He does not live in the United States anymore, and currently lives in Europe somewhere, but I am unsure of where since he is now remarried to a German woman. He is not in the military, I don't know where he works, and he has never shared his phone number with me or my children. He has not called the kids in more than seven months, and I am guessing that he has no plans to do so in the future.

I am not trying to force him to pay the child support, but merely protect myself and my kids. When we split, we decided on shared custody, 50/50, and now that he can't be found, I am not sure what to do. My fear is that he will reappear and take my kids and I am powerless to do anything about it. If he can't be served because he can't be located, what should my next/first step be in order to attain full custody of my children?

By Amanda

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January 28, 20130 found this helpful

My ex-husband, who is unable to work, started to collect SS 8 yrs ago. He is now 52, since then we receive $457 a month for our son. He wants to try to lower the monthly payment in hopes that his own payment will go up. Can he do that, is it possible?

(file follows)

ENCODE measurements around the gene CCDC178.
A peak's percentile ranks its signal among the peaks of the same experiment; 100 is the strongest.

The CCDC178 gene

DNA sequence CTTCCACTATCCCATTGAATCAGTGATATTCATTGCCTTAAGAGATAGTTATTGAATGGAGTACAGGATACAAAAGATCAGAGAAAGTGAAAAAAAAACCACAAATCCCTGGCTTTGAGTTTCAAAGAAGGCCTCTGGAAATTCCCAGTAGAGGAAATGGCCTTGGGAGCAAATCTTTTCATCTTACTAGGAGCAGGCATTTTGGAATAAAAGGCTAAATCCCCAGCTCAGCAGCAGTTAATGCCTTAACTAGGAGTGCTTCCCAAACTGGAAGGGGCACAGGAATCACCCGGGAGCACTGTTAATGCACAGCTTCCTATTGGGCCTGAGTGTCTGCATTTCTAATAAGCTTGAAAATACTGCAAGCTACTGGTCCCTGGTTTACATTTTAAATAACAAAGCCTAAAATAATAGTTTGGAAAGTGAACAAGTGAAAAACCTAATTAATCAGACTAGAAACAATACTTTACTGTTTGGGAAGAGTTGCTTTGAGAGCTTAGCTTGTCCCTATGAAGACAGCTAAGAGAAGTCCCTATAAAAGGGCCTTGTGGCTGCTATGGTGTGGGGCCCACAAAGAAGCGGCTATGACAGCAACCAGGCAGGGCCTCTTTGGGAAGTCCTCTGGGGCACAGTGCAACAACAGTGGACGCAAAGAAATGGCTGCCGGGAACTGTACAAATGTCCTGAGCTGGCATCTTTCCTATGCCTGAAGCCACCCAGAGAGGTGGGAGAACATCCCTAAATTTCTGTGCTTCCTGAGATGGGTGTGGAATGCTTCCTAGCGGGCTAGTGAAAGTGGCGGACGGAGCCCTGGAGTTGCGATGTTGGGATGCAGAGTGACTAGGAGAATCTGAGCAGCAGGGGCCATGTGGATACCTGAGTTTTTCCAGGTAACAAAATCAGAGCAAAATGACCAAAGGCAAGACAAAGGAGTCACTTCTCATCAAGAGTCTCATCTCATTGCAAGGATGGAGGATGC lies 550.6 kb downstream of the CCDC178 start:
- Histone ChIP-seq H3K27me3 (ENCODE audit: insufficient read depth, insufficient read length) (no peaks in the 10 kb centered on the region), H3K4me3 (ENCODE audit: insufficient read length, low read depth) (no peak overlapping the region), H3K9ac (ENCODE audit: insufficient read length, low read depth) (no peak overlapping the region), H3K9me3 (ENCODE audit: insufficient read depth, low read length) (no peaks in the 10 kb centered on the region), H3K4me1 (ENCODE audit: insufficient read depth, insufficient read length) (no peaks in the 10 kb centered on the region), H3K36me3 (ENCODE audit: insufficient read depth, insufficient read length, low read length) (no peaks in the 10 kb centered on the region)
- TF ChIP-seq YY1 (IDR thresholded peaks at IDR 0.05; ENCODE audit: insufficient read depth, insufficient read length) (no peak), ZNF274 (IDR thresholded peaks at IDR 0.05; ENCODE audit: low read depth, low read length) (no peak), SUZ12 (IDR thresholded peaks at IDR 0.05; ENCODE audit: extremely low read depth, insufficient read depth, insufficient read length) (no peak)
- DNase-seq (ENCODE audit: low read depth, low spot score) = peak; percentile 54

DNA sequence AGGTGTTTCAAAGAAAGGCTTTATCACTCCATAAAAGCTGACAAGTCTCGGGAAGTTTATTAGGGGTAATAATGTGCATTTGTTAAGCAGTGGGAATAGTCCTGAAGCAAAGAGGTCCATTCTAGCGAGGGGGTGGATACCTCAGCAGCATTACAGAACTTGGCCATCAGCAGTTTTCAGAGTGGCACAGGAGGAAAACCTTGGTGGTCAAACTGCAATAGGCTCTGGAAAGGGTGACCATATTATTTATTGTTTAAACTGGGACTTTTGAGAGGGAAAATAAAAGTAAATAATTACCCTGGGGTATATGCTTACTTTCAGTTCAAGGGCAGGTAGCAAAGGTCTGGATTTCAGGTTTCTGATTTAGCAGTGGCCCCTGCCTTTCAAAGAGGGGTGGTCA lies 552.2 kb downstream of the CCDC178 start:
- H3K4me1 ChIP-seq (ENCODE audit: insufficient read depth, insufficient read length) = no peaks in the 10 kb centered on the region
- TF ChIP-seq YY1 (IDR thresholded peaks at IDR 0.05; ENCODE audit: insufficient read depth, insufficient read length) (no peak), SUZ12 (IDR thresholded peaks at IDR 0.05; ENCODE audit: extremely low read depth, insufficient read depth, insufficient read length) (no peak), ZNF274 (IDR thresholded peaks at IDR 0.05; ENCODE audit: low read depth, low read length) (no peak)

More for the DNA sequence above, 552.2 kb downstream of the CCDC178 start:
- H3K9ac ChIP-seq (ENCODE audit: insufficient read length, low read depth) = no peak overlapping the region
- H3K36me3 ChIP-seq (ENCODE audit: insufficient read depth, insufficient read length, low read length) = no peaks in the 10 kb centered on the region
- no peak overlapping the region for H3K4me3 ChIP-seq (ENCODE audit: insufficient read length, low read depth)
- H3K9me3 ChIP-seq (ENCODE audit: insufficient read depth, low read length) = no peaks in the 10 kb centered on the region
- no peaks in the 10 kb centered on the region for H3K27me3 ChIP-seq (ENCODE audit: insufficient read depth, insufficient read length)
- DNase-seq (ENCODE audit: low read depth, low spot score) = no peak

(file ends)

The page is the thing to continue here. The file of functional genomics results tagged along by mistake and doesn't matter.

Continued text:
By DD

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June 19, 20120 found this helpful

Please help me understand this, okay? My son is 6 years old, his dad has not helped raise him since he was born. He recently got Social Security benefits, and I signed up to be C's payee. The back pay for Social Security went to his father instead of me, I then had his father send it to me. (It was was $218.00 short.) He has a daughter from a previous marriage. He got the same amount for her, but then he went and filed a motion with F.O.C. and got all of his arrears and child support taken away. Here is my question. Should he have gotten the arrears taken away because I got back pay from Social Security? And should he still have to pay child support? His ex wife went and filed a motion to stop paying him child support because he gets a monthly check for her as well and the judge ordered her to keep paying child support. So how did he get his child support stopped with me for C? I'm so frustrated and need answers. Please help!